In the future, consumers will be looking to merchants to provide a true cross-platform experience where their mobile device is at the heart of not only online payments, but also those made in store, through payment mechanisms such as NFC and mobile wallets.

Total retail search volumes grew at their fastest rate this year increasing by 35 per cent in the third quarter compared with the same quarter a year earlier. The increase was driven by a rise in mobile search volumes of 168 per cent year-on-year. The growth of retail search volumes for multi-channel retailers (usually those using stores and the internet) reached 26 per cent in the third quarter of 2011 compared with 71 per cent for pure online retailers.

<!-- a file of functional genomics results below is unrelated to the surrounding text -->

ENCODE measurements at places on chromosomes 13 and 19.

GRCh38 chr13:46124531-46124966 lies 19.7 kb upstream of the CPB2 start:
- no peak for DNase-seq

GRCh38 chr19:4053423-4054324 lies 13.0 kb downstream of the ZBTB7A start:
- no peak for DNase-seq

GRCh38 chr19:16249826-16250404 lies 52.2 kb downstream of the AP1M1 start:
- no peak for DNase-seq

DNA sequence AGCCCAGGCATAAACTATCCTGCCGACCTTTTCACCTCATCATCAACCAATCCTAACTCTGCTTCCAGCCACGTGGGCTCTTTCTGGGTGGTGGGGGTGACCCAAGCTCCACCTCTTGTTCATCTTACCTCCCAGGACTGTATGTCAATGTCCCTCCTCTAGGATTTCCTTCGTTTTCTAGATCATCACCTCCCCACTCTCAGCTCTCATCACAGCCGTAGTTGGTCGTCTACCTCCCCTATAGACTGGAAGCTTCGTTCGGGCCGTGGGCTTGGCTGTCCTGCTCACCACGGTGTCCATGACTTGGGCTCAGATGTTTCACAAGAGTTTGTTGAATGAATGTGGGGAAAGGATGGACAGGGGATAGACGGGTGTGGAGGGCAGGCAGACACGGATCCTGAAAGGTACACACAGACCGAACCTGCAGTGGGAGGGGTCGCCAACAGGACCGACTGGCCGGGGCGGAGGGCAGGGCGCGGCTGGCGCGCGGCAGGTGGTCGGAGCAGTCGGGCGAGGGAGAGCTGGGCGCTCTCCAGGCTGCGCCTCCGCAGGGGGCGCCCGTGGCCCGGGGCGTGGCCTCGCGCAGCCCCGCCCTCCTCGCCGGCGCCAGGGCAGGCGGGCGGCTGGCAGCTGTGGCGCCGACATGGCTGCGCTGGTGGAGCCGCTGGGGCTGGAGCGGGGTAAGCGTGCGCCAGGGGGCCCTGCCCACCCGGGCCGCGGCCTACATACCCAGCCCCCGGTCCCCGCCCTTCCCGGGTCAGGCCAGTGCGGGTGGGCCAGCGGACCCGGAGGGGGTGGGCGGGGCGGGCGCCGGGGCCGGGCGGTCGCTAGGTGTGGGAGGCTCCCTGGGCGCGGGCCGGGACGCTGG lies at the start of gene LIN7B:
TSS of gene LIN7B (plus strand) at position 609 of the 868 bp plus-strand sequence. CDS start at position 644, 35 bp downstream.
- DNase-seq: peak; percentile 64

The number of overseas consumers searching for UK retailers grew by over a third in the third quarter of 2011 compared with the same quarter a year earlier. The number of UK consumers searching for overseas retailers grew by three quarters in the second quarter of 2011 compared with the same period a year earlier. Mobile accounted for 10 per cent of retail searches.

“Mounting pressures on household budgets may be generating more online retail searches as people work harder to compare prices and track down value. While searches grew 35 per cent, their fastest this year, the BRC’s Retail Sales Monitor show growth in online spending has actually slowed to 10 per cent suggesting extra searches are a symptom of bargain hunting,” says Robertson.